Patricia Arquette: Well I think television has long been a strong supporter of women in leads, I mean, back from Lucille Ball on. It's always been a strong tradition in television and I think actresses, you know, past the (unintelligible) state, always felt like there's interesting roles for women.
The last couple of years I think has shown there's been better roles but I do think Meryl Streep is at a little bit of an advantage... people of the quality of materials she gets to choose and what she gets offered. There's many great actresses will never get in the room for a Meryl Streep part.
Patricia Arquette: But I'm glad to see more actresses having more powerful parts to play.
I'm wondering what Joe is going to be working on this season now that his sort of latest business venture has ended and...
Jake Weber: Oh Joe's in a good spot; he's got this investor who's putting up the dough for him to run his own company. And he's working in a big fancy warehouse. He has some problems finding people to work for him because he's had some bad luck with that. But he's in a good spot; he's in a big pot of honey this year.
Jake, I wanted to ask you and you can probably only speak in very general terms, of the episodes you guys have shot so far is there a particular one you really enjoyed working on, a really good Joe episode or even a scene in one that you really enjoyed so far this year?
Jake Weber: Well we haven't seen most of the episodes that we've shot this year. I really liked Arquette's episode. I thought it was a really good story line. There were some directorial problems.
Patricia Arquette: You rat bastard.
Jake Weber: She's got this weird fixation with food so she makes it - her actors eat food all the time.
Patricia Arquette: I did.
Jake Weber: Every f-ing scene that I was in I had to be eating an apple or a piece of pizza or I don't know what else - what - you kept trying to put food in my mouth.
Patricia Arquette: Well also I mean there was a scene which Glen cut that part out where you were making pancakes with the baby and I made sure that I shot in a way where I could see the baby taking the shells and throwing them in the trash like...
Jake Weber: Right.
Patricia Arquette: And then all that kind of stuff. You haven't seen my cut yet, Jake, so zip it.
Jake Weber: But...
Patricia Arquette: No bow down unto me when you do.
Jake Weber: There is a - what is the - I think the second one is pretty good; the Things to Do in Phoenix, that's pretty funny; that's some good funny stuff in there. And the Blythe Danner episode is good. She's so great, you know. She's such a doll. And the guy who does our editing, Larry Teng, directed an episode called Apocalypse Now, very good suspense; a very good sort of plotline. But, yeah, there's some good - there's some fun stuff this year. You know, things are a little - Joe's at a kind of lighter spot... and so he gets to have some fun and that makes it fun for me as an actor.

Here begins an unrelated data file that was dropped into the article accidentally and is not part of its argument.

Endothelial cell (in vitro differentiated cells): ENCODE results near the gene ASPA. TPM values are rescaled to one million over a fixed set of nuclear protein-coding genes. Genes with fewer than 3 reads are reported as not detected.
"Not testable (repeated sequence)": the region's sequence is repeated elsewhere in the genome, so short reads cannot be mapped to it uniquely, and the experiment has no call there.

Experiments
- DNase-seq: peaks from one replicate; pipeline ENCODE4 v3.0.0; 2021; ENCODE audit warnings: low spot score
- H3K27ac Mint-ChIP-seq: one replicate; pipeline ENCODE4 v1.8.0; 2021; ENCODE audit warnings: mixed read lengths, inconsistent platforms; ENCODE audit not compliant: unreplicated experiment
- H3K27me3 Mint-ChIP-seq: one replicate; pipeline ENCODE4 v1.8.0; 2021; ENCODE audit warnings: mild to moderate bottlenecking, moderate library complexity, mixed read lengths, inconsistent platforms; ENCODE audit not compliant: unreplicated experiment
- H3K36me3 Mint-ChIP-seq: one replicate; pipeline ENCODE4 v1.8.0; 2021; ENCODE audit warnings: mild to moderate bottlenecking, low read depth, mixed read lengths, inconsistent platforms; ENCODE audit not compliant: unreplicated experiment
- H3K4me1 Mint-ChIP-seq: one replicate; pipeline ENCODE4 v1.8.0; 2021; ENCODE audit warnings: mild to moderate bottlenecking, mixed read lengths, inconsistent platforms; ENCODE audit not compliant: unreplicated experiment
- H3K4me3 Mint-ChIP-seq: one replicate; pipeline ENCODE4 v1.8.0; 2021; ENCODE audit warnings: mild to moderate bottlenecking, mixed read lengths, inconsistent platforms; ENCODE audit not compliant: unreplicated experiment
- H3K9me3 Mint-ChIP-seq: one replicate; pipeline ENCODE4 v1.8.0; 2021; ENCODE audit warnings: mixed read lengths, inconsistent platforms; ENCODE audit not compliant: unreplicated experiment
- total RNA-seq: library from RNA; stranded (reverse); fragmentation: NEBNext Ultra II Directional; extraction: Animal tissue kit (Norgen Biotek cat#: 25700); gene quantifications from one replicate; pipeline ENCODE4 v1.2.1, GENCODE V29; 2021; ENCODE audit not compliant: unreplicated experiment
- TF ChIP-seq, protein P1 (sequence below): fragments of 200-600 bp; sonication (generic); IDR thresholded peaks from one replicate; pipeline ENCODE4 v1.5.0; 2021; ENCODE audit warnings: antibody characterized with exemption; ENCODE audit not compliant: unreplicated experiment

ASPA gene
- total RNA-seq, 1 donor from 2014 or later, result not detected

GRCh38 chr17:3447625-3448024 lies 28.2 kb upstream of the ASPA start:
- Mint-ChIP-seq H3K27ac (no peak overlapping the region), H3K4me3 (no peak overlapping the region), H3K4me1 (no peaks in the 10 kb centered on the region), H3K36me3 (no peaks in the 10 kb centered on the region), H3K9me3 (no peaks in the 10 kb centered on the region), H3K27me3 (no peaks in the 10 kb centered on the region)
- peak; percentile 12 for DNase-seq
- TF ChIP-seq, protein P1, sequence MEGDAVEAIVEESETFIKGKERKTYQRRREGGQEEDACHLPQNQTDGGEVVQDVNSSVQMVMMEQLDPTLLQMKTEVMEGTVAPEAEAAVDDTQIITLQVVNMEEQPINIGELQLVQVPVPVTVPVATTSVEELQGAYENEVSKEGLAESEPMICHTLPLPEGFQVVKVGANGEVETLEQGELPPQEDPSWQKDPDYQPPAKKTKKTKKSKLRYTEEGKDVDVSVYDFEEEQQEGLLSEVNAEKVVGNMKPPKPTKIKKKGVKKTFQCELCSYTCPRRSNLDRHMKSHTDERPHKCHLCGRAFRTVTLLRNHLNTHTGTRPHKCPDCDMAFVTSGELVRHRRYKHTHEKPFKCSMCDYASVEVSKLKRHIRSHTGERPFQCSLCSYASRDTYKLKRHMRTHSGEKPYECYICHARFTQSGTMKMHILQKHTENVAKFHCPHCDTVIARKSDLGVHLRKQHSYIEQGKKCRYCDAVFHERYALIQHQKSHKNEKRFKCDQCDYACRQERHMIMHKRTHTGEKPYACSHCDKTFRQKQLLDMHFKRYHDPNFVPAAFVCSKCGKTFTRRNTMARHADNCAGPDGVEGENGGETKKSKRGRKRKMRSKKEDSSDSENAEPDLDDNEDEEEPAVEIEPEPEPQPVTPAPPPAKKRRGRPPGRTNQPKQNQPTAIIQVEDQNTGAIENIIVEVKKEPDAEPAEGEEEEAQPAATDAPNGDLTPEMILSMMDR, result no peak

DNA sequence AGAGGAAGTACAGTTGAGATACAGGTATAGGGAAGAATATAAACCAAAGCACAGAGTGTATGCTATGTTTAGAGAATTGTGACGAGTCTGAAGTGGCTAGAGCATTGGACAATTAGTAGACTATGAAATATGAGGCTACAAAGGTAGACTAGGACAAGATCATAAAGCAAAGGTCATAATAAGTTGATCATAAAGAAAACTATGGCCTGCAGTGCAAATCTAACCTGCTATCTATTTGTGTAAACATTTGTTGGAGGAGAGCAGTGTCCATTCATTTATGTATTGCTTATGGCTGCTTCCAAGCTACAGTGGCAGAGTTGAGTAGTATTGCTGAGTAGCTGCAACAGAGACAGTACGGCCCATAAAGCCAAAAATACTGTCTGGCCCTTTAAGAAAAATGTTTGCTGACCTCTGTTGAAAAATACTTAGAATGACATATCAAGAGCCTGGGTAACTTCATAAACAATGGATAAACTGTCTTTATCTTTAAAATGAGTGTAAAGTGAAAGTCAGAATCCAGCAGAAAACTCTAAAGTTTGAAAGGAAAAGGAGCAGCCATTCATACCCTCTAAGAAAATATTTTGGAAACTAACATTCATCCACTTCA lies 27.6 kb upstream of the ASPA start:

Patricia Arquette: It'll be interesting to see what happens with this, you know, I'm just (guestimating) the way the economy is right now to put so much money into a start up company that's not bringing in any money is hard to have. I mean the sad reality is that crime is good business during times like this because unfortunately it just goes up. So Allison is in this precariously unfortunate position of probably being in a job field that actually excels during this time.
You talked a little bit about some of the guest stars that you're going to be having on this season. I wanted to take off on that a little bit and ask are there any actors out there that you would really love to have on the show for whatever reason say pie in the sky if you could get anyone who would you like to see on the show and maybe what you'd like to have them play?
Patricia Arquette: Well there's so many people, my God, there's millions. So many...
Are there any sort of like ideas that you've had like oh I wish we could get, you know, a such and such type for this role or something like that or a specific example that you could give me?
Jake Weber: I'll tell you the actors that I want to see on the show are, you know, all these great actors in New York who, you know, they do a lot of theater and they don't make any money and they could use a little dough for their families and they're fantastic. And they're just not known out here in LA.
Patricia Arquette: I've always wanted to explore Allison's relationship with her mom which we've never seen her mom because she alludes sometimes to how lonely she was in discovering her abilities and how she wants it to be different for her daughter, that they don't carry around a shame or a fear of it or a trying to drink it away or any of that stuff. So I always wanted to explore her relationship with her mom. And I was always hoping that we could get Gena Rowlands in. So that's one of my little private fantasies.
Jake Weber: I have a fantasy it involves Juliette Binoche as my new French assistant.